Fiction, any kind of fiction is an escape from reality. It is not a question of genre it is a question of need. Human beings need to escape every once and a while into their own imagination. This is hardly earth-shattering news, it has been discussed previously by more eminent commentators than me but it does explain something, however, it gives me a reason as to why I write in the first place.
Writing seems to have always been one of the things that I have done. Thanks to my mother I could both read and write before I started school and it was not long afterwards that I wrote my first story; I think it was about a dinosaur. Yes, it probably was because dinosaurs have also been with me since a very early age.
My imagination has always been good and I have always enjoyed stories that have inspired it. Movies, television, comics, and books were all an important resource of new adventures and ideas for me. If I was not being inspired by them then I was acting on that inspiration. When I was at school I used to write, draw, and circulate my own comics among my friends. This would involve me spending hours drafting stories, drawing compartments, and then using pencil and ink to populate them with some fantastic heroes’ puerile adventures. In fact, I would say that this occupied most of my time but I would also say that it was time well spent.
Growing up in the late 1960’s and early 1970’s exposed me to a less than compassionate society with regards to my physical disability. Having the ability to create my own imaginary worlds gave me an avenue of escape when I found the real world to be less than hospitable. I do not know if this helped me cope, the fact that I am still here and still creating suggests that it did something good, I believe. My worlds are immersive. When I write or draw I tend to get lost in the whole creative experience. Whole days have gone by with me paying very little attention to anything else but what I am doing. It often seems that only the most basic body functions have the power to eventually bring me back to the here and now. As I have grown older the need to enter the world of my imagination has never diminished and in some respects it might even have grown. I seem to spend a lot of my time just thinking. Of course, I did spend a lot of my early life just waiting to see doctors at the hospitals. Many of my appointments used to last all day and we did not have mp3 players, kindles, or android tablets to divert ourselves with back then. I think that I learned to live in my head as a coping mechanism to deal with the sheer boredom of sitting in the waiting rooms of the various clinics that I had to attend.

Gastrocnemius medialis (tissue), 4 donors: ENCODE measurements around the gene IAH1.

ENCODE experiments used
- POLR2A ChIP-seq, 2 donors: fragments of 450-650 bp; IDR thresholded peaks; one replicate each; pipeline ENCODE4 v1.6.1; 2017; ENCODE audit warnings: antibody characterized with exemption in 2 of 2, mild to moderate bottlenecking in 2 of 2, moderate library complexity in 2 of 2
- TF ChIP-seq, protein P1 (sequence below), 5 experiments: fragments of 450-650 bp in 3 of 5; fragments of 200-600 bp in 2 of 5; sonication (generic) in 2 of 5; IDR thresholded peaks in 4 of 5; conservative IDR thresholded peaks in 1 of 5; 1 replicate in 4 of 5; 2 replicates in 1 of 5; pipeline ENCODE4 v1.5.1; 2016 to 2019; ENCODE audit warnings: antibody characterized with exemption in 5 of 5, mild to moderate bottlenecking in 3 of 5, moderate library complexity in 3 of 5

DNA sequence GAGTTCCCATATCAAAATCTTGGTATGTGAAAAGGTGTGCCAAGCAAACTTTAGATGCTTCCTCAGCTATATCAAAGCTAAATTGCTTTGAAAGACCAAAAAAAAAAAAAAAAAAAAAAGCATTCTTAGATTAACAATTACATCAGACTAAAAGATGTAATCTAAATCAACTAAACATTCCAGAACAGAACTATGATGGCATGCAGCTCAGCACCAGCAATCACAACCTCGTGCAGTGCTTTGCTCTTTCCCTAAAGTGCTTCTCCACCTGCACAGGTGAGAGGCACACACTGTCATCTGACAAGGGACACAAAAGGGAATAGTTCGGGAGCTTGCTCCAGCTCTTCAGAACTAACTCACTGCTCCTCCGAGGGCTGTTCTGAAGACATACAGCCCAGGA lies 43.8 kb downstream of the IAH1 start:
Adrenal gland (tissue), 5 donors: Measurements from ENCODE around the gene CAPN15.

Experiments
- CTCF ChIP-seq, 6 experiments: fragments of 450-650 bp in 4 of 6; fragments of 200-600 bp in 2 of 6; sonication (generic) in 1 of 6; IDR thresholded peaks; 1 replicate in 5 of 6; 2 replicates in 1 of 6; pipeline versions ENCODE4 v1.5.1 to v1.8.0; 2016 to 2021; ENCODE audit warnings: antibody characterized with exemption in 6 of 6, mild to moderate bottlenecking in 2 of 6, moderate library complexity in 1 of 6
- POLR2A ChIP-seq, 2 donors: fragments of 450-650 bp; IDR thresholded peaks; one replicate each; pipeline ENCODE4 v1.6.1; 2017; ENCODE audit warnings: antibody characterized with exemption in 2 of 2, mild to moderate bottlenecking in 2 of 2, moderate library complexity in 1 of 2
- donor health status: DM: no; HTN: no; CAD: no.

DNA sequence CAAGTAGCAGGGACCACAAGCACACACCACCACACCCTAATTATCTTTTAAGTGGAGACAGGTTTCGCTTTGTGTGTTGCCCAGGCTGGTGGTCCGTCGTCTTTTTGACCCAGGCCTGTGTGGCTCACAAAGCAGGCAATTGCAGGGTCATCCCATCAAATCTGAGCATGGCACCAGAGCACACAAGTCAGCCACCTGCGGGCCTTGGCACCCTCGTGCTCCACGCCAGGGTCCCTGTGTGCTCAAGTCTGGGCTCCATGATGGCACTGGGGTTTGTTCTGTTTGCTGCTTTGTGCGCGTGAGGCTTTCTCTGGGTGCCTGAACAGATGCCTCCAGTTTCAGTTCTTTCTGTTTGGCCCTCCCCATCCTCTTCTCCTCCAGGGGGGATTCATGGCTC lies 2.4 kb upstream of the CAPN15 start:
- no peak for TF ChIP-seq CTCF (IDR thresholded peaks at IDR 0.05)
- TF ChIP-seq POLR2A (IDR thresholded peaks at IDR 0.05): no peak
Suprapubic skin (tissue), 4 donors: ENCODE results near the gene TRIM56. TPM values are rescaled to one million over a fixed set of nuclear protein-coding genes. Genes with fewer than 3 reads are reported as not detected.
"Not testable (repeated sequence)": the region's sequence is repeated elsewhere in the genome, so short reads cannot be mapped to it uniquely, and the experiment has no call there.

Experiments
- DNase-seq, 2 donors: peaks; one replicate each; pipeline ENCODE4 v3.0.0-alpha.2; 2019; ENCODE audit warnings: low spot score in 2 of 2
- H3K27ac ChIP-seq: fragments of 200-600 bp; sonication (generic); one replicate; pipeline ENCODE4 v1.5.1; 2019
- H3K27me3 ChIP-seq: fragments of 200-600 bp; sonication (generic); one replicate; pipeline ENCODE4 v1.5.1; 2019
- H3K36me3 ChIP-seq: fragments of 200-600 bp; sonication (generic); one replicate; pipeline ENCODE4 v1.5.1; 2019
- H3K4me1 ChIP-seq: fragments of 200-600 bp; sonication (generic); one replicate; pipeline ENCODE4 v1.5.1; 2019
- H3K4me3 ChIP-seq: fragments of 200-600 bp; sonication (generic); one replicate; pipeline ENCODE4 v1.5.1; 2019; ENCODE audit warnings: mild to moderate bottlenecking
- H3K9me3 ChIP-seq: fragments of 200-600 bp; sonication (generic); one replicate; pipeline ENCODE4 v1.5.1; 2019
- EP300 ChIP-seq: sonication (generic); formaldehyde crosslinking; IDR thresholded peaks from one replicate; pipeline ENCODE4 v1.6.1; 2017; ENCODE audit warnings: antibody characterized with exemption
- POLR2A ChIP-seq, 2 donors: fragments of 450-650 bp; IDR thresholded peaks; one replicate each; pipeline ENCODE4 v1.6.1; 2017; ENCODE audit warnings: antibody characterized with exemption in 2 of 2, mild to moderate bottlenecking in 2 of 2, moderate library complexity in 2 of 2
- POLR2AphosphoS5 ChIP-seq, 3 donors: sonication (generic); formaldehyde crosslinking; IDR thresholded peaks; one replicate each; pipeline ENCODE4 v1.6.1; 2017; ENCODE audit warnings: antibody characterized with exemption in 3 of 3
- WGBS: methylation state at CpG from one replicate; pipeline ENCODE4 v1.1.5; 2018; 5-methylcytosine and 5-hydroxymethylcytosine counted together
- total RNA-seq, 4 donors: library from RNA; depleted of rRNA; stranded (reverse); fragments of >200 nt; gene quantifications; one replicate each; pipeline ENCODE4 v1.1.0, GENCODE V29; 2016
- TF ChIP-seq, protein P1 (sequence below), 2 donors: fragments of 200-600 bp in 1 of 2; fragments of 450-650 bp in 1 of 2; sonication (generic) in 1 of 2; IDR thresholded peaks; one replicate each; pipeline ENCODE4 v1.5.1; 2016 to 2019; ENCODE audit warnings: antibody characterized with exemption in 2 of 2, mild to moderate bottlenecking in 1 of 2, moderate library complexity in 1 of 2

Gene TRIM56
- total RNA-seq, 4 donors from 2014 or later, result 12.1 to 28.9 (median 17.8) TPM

Feeling powerless might also have something do with it. Children are relatively powerless in comparison to adults in almost every way. Society is something that you have to grow into and even when you have achieved the status of an adult you can still be left with a feeling of a lack of power to change things to your own advantage. Being disabled, even today, only magnifies that problem, but living in your own world can remove that feeling.
If people find some form comfort from day-dreaming, whether it is winning a jackpot in the lottery (one of my favourites) or scoring the winning goal for their favourite team or meeting a celebrity then that is probably good for their mental health. It is fleeting, however, and largely insubstantial. Creating your own world in meticulous detail is not. I know that I am not alone in this belief or experience. Anyone who does anything creative will, I am sure, understand. It is not just about writing, which is generally a very long process, unless you concentrate on short stories I suppose, it occurs in almost every instance of creativity. A painting can become a whole world in and of itself during the creation of it and the same holds true for other human activity in the creative pantheon.
One aspect of writing that I do not identify with is the notion of playing god. I have never thought of myself in this context. I am very aware that every fictional world that I create is mine logically, but it is not a playground. I do not create characters at a whim to put them through some form of torture for my own amusement. That is not how it works, well, for me at least. The story comes first and it is the driving force behind everything else. My worlds evolve both from and around the story. I only create what I feel needs to be created but I must admit that sometimes I can get a little lost in it all. When I was writing the Sorrow Song Trilogy I really threw myself into the research of the period, 1066. I learned probably more than I needed to know to tell the story. I say this because I am aware that there is a lot of detail that I did not use in the final books. It may well be, however, that my awareness of these other details influenced the way I wrote as well. Certainly, I have had some very kind acknowledgements that my books are well researched.
I do not believe that I write simply to satisfy some psychological need to create imaginary worlds. To be honest, I do not think that I need any reason to indulge in such exercises of imagination. Rather, I believe that I write because I can create imaginary worlds. I write because the whole process gives me tremendous satisfaction. My worlds are not complete, they never could be as they are the product of just one person’s experience of life, totally subjective, but they are complete to me within the boundaries that inspired their creation. They are an escape from a reality that is often hard, cold, and cruel, and a world that is equally beyond our control and before which we often seem insignificant. I write because I can create alternative worlds that are more to my liking and I would like to think that people read my books because they want to live, even if only for a short while, in such a world as I have written about.